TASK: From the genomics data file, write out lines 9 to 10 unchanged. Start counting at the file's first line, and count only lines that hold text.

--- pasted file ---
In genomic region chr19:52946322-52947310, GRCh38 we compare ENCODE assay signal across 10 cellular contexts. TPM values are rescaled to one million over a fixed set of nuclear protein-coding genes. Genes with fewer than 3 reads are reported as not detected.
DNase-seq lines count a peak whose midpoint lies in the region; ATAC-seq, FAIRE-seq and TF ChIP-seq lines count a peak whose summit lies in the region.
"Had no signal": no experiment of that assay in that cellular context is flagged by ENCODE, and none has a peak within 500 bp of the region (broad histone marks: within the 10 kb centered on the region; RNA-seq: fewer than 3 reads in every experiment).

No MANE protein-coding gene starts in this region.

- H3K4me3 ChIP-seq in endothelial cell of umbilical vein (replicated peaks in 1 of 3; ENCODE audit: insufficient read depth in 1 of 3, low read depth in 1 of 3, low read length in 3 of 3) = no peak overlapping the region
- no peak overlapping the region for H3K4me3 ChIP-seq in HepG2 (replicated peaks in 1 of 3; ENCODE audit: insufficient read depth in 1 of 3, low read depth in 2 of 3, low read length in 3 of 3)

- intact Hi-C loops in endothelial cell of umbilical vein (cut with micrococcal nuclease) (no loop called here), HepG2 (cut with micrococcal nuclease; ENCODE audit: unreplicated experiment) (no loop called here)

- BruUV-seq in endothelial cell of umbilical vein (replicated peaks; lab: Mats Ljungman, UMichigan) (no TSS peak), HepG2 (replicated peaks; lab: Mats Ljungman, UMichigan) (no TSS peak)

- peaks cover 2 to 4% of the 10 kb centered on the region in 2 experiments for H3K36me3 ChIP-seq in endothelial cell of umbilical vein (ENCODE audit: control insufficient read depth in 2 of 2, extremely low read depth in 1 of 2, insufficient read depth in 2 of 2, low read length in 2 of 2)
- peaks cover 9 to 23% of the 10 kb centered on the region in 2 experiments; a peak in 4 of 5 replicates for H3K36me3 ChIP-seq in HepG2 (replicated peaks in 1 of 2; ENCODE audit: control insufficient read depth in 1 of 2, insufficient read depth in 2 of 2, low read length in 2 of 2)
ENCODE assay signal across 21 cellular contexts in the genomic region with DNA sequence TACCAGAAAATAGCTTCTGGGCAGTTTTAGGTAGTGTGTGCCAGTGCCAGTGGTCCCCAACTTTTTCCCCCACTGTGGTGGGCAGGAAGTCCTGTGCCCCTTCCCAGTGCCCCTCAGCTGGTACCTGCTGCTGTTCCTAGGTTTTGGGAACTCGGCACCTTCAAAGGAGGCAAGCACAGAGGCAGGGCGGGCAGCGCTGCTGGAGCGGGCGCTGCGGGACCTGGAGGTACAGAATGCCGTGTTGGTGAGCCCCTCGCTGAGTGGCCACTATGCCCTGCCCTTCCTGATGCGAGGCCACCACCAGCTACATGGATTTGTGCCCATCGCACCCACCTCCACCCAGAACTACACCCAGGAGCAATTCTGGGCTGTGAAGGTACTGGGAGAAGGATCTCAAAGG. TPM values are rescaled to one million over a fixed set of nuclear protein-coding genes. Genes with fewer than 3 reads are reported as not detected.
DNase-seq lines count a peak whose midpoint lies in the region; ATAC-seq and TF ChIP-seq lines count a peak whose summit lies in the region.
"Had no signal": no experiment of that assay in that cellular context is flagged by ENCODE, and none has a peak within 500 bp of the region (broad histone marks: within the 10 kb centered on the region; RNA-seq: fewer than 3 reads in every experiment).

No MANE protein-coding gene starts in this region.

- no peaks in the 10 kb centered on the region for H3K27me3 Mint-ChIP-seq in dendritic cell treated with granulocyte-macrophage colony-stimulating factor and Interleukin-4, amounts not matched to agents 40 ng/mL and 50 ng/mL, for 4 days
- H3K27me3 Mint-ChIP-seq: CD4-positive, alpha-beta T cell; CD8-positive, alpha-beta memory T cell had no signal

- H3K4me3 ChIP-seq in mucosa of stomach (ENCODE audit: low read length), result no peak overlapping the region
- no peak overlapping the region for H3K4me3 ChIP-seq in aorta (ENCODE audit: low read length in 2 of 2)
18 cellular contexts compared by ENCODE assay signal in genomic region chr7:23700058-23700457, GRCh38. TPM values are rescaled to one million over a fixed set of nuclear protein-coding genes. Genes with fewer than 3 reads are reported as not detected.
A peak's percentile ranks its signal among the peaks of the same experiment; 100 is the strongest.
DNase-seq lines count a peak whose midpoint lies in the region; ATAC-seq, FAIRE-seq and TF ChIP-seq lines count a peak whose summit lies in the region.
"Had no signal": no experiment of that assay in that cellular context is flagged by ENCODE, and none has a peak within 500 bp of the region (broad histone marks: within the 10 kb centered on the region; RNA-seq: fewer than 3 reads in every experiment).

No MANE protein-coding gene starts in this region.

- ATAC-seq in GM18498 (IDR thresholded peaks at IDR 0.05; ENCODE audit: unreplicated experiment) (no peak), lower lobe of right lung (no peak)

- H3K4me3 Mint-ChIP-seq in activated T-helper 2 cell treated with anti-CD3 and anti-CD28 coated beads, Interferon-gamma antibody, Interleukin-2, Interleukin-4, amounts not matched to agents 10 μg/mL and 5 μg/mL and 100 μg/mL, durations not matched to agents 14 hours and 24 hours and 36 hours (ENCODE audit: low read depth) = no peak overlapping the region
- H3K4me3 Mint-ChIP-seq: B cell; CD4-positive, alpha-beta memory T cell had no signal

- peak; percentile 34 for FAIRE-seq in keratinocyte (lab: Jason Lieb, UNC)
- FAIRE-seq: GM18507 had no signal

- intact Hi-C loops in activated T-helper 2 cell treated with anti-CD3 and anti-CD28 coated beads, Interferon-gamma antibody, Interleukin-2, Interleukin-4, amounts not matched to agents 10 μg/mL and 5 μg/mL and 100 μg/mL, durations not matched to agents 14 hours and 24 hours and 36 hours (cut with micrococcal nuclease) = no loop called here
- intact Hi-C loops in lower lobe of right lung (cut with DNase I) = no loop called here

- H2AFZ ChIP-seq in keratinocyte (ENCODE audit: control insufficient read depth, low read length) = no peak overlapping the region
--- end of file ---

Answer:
- peaks cover 2 to 4% of the 10 kb centered on the region in 2 experiments for H3K36me3 ChIP-seq in endothelial cell of umbilical vein (ENCODE audit: control insufficient read depth in 2 of 2, extremely low read depth in 1 of 2, insufficient read depth in 2 of 2, low read length in 2 of 2)
- peaks cover 9 to 23% of the 10 kb centered on the region in 2 experiments; a peak in 4 of 5 replicates for H3K36me3 ChIP-seq in HepG2 (replicated peaks in 1 of 2; ENCODE audit: control insufficient read depth in 1 of 2, insufficient read depth in 2 of 2, low read length in 2 of 2)